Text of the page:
I could hear her move, perhaps with invisible answer. “The first ship we launched came back saying we’d all be killed if anyone left. ‘Stay home, spaceman,’ they said. What if that was our only warning?”
“Then we’ll know if they spotted us because we’ll be dead.” I swallowed, then reached a hand out to her. “I told my mom not to be afraid for me, but I’m scared now.”
“Me too,” she said. “I just wanted to explore the universe. I don’t want to get in some alien’s way or colonize a planet they want for themselves.”
I heard her choke, a sound larger than what we were allowed right now. “Sometimes I wonder if signing up to explore for the rest of my life was a good idea.”
I took her and clenched tight, letting her know I was there for her. “We’ll come back home. We have to, if we want to give our knowledge back to our people.”
“It won’t be home anymore.” I heard her sniffle, felt her shake. “Everyone we love will be dead by the time we get back. We may just as well never return.”
I paused a moment, the released her and gave a nice rub. “Aww, don’t say that. That’ll mean the aliens have found and killed us. The ship’s well put together, and we’ve got plenty of mechanics to keep it running.”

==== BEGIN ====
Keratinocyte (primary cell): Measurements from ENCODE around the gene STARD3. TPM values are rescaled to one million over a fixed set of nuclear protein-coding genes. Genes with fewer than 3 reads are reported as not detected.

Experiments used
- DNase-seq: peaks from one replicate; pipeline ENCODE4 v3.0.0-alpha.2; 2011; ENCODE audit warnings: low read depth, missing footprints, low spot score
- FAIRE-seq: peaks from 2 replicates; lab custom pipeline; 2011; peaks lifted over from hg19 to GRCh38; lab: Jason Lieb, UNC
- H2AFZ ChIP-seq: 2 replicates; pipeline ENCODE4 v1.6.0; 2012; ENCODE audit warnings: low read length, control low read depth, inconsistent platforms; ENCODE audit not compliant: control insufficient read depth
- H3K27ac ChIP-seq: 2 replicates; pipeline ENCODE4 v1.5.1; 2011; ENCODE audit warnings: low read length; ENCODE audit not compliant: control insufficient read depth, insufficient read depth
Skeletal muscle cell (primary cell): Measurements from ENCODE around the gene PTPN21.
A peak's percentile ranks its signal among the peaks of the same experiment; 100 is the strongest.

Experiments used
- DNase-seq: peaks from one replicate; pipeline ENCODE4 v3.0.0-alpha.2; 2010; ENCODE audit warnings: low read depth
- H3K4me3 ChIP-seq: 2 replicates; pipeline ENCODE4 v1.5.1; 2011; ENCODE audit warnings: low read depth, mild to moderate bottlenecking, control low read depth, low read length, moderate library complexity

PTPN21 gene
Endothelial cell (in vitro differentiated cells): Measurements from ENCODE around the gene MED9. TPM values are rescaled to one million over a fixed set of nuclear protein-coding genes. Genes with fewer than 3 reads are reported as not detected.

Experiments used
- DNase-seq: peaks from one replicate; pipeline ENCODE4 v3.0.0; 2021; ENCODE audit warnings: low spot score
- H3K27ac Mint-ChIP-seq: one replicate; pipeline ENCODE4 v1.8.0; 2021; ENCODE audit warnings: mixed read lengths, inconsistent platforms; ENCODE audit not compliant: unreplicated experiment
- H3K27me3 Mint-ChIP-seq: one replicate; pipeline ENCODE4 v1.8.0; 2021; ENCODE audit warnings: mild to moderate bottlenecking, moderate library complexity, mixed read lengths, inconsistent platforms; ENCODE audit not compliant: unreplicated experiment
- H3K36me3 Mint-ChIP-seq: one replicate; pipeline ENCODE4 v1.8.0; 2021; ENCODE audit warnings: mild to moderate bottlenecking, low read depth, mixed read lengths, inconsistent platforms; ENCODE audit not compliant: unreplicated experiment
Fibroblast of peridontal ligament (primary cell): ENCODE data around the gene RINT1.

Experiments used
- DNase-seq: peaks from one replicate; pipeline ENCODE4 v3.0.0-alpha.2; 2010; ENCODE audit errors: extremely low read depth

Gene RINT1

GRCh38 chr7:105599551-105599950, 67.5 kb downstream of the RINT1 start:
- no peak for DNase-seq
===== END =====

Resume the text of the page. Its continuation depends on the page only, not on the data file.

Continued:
She cracked open the shutter again. “Running…”
“You can’t be serious.” He blinked his eyes.
I reached to his computer and dimmed his lights, hoping nothing leaked from his office outside. “The computers picked up the explosion. I saw the falling debris, and I used my telescope to see them.” I released my breath, then took in a new one. “The aliens are here. I saw their ships – beautiful, like arrows – and they’re fighting above us. If they finish battling each other and notice us, we’re dead.”
The captain brought up information on his computer. I leaned over, seeing that it was data from the listening posts, and that the microphones had picked up the explosion. “I asked electrical to reduce power production and all the computers to keep the lights off until morning.” He pointed to me with a pencil. “Tomorrow, you lead an expedition out to the debris field. I want to know what kind of aliens are fighting above this planet, and if there’s a chance they’ll come back.”
I nodded. “Yes, sir.”
I felt the ground – it’d been years since the last time I’d done so – beneath me. The radiation stung slightly, but I’d live. Nothing a few med packs couldn’t handle, nothing a bit of soil treatment wouldn’t cure.
I breathed in deeply, then took a step further. The air sat heavily in the lungs, whipped wickedly over the ground. Twisted metal spiraled upward, melted into useless chunks that corroded and rusted.
Shaped stones sank into the ground at even intervals, tightly packed together. I scanned further out, the field of dirt and unnatural carvings continuing out as far as I could see. Behind me was the same thing, a few larger, stone monuments erected in the empty field.
I walked to a cave. The square entry, hewn from a marble, no longer housed a door, but it could be repaired. It smelled musty and ancient inside, but these cave-like structures could easily provide shelter for a few days.